1. Sites that support Tor access must have a clearnet reference on their external link to verify its authenticity to any Wikipedian. Direct onion linking should go though a small approval process, so allow direct linking via exception only. Bots could automatically reject links without citations out of hand, prior to a human having to approve it.
    2. Official clearnet gateway sites should go through a verification process (not sure how exactly just yet), but should be used instead of linking to the onion site. The link should be labelled a clearnet gateway site, like you would a mobile site.

    Thoughts? Deku-shrub (talk) 18:45, 7 June 2015 (UTC)

    WP:ELNO#EL3 comes immediately to mind for at least some of the websites. There is no requirement to provide an external link at all, even if the subject of the article is web based. In the case of Agora, I would tend to be opposed to linking to its official gateway as it seems to offer no encyclopedic knowledge about the subject.
    Generally though, something should be added to the guideline to address this type of content and your two bullet points above seem to be a good starting point for discussion. - MrX 19:48, 7 June 2015 (UTC)
    Whilst I don't want to distract from the issue for a generalised onion-linking policy, whilst a site containing illegal media (criminal or copyright infringing) should not be linked to under WP:ELNO#EL3, AFAIK it is not illegal to access a darknet market. Otherwise journalists like Andy Greenberg and the creators of Deep Web (film) would be criminals, which they're not. That said, if the onion-linking policy becomes more liberal, relevant safeguards might need to be put in place ahead of any policy change Deku-shrub (talk) 20:31, 7 June 2015 (UTC)
    To clarify, I was thinking more along the lines of child pornography when I referred to EL3.- MrX 20:53, 7 June 2015 (UTC)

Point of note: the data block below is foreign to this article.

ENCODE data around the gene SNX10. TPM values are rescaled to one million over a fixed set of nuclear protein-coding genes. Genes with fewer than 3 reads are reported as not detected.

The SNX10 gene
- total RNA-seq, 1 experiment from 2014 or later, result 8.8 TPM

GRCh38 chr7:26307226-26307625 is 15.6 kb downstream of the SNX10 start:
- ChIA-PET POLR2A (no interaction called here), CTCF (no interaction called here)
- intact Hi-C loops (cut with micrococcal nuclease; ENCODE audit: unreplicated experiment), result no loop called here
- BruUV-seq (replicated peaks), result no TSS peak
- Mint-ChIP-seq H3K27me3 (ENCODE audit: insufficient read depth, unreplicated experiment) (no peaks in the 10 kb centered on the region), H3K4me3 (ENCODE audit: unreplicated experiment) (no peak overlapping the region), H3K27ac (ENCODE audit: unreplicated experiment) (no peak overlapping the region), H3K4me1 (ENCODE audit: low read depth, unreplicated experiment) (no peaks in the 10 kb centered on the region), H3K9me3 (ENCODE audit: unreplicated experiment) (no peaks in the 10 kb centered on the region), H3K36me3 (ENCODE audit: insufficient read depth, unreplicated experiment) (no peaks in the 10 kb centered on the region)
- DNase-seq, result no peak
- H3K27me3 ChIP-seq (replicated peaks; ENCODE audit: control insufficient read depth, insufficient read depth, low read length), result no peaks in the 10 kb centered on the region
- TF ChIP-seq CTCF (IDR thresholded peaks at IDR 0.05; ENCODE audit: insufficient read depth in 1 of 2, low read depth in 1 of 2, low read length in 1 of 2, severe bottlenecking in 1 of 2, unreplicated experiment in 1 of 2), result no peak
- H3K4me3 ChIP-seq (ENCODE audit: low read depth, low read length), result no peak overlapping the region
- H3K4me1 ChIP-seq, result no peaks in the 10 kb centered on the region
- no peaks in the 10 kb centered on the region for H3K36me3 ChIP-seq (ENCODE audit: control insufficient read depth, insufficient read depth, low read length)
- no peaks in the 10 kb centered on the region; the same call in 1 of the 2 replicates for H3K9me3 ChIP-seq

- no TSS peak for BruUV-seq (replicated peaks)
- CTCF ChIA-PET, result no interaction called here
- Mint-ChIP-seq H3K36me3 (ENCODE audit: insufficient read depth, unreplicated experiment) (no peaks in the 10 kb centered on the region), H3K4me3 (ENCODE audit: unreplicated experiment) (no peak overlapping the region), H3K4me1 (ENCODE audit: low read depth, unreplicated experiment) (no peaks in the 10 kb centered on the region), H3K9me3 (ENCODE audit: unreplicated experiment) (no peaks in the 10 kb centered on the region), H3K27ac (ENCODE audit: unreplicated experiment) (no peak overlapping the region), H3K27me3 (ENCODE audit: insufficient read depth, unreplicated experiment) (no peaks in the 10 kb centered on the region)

Fair point. First of all there are no active notable such sites on wikipedia right now, so doesn't apply. Should this happen, it would be covered under that point you raised already though. Deku-shrub (talk) 21:25, 7 June 2015 (UTC)

    Deku-shrub, for the links you're talking about, what will happen if I click on them (without installing any special software, configuring anything, etc.)? One of the main reasons for a near-total ban on .onion sites has been WP:ELNO#EL7, "Sites that are inaccessible to a substantial number of users, such as sites that work only with a specific browser or in a specific country." WhatamIdoing (talk) 23:33, 7 June 2015 (UTC)

    @Deku-shrub: the .onion is an official link of facebook, though not thé official link of facebook. We do not include all (official) links that are connected to a subject, only what most people see as the most important one (see WP:ELOFFICIAL. For those cases where the .onion itself is thé official site of the subject of the page, it can be included, after a request for whitelisting (which will be granted if you can show that it is the official site). Do note, that WP:ELOFFICIAL is a guideline-ified form of WP:IAR on WP:NOT (many official sites of subjects fail our inclusion standards), and we could again WP:IAR on WP:ELOFFICIAL if a site is the official site but is too problematic for use - there is no must in linking, even to the official site (and many official sites fail several of the WP:ELNO-rules). --Dirk Beetstra T C 06:16, 8 June 2015 (UTC)
    Is there an existing request for whitelisting process I can follow? Do you have info? Deku-shrub (talk) 14:54, 8 June 2015 (UTC)